By fall, EPA will consolidate its systems operations, give CIO more power

By fall, EPA will consolidate its systems operations, give CIO more power

By Shruti Dat' and Christopher J. Dorobek

GCN Staff

As the Environmental Protection Agency overhauls its systems management structure and gives the chief information officer agencywide clout under a recently approved reorganization plan, management must convince staff of the importance of controlling data accuracy and dissemination.

So says Paul Wohlleben, the agency's former deputy CIO. 'We're talking about the marriage of science, monitoring information, enforcement and regulatory programs to establish the parameters that industry operates under and the EPA's ability to be flexible'that's what they are trying to put in place now with the restructuring,' said Wohlleben, who is now the director of information technology consulting at Grant Thornton International of Vienna, Va.

Under the current framework, the CIO is in charge of facilities management, contracting and human resources, so the CIO is also a chief financial officer, he said. But EPA bureaus have had a lot of authority over their internal systems.

'You have had an evolution in how the EPA controls information,' Wohlleben said. 'I think the day-to-day recognition of how important it is to control information that is essential, and working with the other senior leadership is necessary.'

The overhaul of EPA's IT organization will double its staff to about 400 employees and create an office focused on information management, EPA officials said last month.

The goal of the reorganization is to use information as a strategic tool by delivering integrated data to EPA's decision-makers, EPA CIO Alvin M. Pesachowitz said.

EPA will make the changes official at the beginning of fiscal 2000 on Oct. 1, Pesachowitz said. Meanwhile, there are a number of management shifts and cultural concerns EPA must resolve, he said.

To that end, a reorganization team is working closely with senior managers and the government's employee unions on the transition plans, Pesachowitz said.

Under the reorganization, the CIO will oversee $400 million in annual spending and 350 to 400 full-time employees. Now, the IT shop at EPA has an annual budget of roughly $70 million and fewer than 200 full-time employees.

Funds for future

The new national program manager, who will serve as CIO, will receive $100 million for staff, establishment of information management and technology policies and programs, and other administrative objectives. An equivalent amount will be allocated to the working capital fund from which EPA personnel can buy services from the national program manager's office, agency officials said.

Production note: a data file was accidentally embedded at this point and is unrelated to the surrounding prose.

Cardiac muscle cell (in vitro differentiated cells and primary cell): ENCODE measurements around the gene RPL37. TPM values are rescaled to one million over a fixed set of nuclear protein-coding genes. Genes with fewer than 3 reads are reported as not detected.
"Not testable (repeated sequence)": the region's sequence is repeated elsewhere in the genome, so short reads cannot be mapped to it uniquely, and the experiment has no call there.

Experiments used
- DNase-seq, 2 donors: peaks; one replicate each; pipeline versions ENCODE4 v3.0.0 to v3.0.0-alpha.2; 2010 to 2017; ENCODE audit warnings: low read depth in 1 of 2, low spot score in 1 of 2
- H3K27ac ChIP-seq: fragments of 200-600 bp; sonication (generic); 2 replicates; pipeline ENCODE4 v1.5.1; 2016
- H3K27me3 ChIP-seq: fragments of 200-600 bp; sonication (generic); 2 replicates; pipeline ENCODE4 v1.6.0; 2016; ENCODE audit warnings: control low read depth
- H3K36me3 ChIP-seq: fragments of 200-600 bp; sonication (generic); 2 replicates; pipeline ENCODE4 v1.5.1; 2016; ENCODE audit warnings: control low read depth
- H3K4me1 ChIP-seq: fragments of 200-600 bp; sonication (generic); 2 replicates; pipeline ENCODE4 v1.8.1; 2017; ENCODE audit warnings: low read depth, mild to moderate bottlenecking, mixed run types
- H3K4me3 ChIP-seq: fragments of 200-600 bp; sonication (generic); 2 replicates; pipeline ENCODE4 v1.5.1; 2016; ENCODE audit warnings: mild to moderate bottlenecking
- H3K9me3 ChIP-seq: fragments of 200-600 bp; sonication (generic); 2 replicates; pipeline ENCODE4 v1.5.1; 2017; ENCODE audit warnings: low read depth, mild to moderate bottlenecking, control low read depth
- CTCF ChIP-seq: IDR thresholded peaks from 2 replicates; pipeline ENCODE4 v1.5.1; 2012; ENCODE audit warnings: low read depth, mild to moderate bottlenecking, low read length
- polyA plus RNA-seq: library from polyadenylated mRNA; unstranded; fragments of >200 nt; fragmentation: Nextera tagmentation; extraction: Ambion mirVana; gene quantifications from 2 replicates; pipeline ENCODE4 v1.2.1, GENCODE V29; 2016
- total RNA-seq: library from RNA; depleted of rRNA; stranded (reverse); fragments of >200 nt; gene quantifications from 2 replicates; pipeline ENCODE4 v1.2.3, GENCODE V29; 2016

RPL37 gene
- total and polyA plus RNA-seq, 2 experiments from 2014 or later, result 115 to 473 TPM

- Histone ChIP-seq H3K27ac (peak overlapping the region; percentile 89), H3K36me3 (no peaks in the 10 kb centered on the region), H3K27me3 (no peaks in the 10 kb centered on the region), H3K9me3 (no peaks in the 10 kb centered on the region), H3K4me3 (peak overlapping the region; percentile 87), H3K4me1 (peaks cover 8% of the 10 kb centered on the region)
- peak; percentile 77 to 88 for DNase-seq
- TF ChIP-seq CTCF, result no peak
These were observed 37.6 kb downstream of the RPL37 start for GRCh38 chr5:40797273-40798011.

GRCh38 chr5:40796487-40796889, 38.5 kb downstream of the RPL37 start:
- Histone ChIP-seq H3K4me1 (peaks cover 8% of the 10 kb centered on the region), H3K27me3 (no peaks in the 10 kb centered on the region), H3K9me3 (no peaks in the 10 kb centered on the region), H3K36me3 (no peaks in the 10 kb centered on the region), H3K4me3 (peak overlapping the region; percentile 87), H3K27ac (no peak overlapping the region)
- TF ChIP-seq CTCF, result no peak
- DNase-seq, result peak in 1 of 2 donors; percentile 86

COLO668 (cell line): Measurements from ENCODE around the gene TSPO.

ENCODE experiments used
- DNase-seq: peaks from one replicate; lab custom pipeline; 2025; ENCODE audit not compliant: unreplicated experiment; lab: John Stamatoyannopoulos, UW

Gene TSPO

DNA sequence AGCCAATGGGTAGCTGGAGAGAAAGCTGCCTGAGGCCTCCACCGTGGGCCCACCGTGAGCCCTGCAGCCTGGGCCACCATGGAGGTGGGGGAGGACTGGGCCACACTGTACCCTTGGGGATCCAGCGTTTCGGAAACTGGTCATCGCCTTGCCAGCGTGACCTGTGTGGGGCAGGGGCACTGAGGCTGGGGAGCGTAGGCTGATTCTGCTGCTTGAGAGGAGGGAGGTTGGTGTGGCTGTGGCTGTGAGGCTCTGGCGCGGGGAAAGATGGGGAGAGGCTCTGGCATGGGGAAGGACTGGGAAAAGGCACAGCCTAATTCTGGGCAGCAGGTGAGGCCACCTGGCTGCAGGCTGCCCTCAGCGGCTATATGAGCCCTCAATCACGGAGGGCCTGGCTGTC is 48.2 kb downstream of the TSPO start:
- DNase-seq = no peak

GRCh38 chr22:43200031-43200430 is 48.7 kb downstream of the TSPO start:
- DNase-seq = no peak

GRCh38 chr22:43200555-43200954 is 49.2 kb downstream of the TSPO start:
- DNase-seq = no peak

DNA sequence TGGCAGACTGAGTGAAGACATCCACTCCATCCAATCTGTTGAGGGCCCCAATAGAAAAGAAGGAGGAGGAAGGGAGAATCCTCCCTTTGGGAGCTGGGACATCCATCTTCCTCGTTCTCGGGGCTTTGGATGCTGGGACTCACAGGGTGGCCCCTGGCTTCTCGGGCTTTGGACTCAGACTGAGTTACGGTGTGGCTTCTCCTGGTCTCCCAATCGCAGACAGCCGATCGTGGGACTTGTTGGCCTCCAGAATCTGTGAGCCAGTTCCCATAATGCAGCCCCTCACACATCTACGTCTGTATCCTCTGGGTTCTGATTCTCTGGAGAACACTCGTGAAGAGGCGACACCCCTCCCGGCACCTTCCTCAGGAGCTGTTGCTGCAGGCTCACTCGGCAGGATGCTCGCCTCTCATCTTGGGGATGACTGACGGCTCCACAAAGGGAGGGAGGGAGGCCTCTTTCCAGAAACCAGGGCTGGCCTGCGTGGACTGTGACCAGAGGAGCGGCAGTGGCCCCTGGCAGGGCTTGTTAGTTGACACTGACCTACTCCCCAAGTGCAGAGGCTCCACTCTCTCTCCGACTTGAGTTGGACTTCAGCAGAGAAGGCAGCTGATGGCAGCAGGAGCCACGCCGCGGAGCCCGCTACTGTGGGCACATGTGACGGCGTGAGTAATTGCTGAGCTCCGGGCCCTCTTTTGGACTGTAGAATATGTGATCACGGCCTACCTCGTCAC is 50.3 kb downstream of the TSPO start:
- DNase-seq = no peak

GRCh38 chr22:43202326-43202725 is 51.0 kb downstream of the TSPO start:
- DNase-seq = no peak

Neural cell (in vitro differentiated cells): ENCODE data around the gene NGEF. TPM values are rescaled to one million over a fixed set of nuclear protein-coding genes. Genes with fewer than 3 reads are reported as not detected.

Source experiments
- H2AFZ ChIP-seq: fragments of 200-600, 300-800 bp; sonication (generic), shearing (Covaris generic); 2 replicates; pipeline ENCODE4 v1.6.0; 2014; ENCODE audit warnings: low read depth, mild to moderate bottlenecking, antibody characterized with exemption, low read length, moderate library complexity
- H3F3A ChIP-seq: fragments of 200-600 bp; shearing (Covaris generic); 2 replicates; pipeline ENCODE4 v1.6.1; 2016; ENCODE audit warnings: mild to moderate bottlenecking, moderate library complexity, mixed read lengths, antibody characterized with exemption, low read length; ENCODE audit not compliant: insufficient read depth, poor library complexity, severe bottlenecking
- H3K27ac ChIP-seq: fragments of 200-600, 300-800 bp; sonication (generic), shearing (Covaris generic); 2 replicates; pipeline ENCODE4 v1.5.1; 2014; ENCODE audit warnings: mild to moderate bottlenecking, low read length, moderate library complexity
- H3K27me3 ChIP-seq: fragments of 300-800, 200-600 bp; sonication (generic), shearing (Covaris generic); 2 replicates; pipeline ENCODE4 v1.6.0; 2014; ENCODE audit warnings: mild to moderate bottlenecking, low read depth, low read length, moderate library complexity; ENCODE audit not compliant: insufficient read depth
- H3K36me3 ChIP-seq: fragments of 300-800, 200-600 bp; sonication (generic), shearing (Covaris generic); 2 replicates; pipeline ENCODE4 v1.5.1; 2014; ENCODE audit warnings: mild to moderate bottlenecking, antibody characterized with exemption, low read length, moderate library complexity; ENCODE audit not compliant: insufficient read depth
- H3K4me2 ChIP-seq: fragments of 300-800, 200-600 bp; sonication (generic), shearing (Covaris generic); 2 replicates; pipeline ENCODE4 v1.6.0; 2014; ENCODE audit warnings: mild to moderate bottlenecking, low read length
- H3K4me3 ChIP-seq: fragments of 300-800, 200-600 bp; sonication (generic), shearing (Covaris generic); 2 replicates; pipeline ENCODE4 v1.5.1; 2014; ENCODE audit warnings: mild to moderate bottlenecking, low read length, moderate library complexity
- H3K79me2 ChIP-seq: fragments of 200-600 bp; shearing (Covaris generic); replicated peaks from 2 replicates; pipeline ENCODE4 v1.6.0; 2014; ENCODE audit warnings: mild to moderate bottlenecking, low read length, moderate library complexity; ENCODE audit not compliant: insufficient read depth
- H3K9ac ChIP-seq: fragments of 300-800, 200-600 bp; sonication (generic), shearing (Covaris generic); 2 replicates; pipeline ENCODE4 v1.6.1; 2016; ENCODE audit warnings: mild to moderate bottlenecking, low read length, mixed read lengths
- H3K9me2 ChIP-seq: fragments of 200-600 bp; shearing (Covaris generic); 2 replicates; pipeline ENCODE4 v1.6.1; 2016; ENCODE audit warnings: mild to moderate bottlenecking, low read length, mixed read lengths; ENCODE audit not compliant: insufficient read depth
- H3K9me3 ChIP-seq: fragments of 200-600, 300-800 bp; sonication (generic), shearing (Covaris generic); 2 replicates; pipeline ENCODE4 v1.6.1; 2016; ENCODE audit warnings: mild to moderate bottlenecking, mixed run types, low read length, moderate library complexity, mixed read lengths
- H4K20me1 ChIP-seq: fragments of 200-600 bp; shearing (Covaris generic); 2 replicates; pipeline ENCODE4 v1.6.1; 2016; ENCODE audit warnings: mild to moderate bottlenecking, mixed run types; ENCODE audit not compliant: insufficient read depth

About $200 million will be funneled through a centralized office for media programs on environmental issues.

The changes are not expected to increase total IT spending or personnel at EPA, but staff additions will be evaluated after the reorganization is complete, Pesachowitz said.

The restructuring will dramatically broaden the range of information technology issues handled by the CIO, Pesachowitz said.

The new structure will cut across EPA organizations. The previous systems management structure complicated the development of agencywide systems because many stovepipe systems had evolved within the EPA, he said.

The new IT group 'will have a broader umbrella over the disparate information systems that have developed over the 29 years' since EPA was established, Pesachowitz said.

Pesachowitz's responsibilities extended beyond his role as CIO because he also held the deputy administrator position for the EPA Office of Administration and Resources Management, which currently oversees the IT office.

Under the new structure, EPA will establish an Information Division to be led by the national program manager, who will report directly to the administrator.

Pesachowitz said his role in the new organization has not been finalized and he might not fill the national program manager post. EPA has not decided whether the program manager post will be a political appointment or a civil service position. EPA, however, is leaning toward making the CIO a political appointee, agency officials said.

The Information Division will be responsible for areas that have traditionally been under the CIO, such as IT policy, oversight and infrastructure, Pesachowitz said. The national coordinator will also be responsible for information and data that is critical to the agency's mission of environmental protection.

EPA gets three new IT offices

  • Information Collection will oversee records management policies and practices, electronic reporting programs and interagency data-sharing initiatives.

  • Information Technology Services will be responsible for EPA's information systems, strategic planning and security.

  • Information Analysis and Access will oversee the agency's online information dissemination programs, including the Envirofacts data warehouse and the Toxics Release Inventory database.

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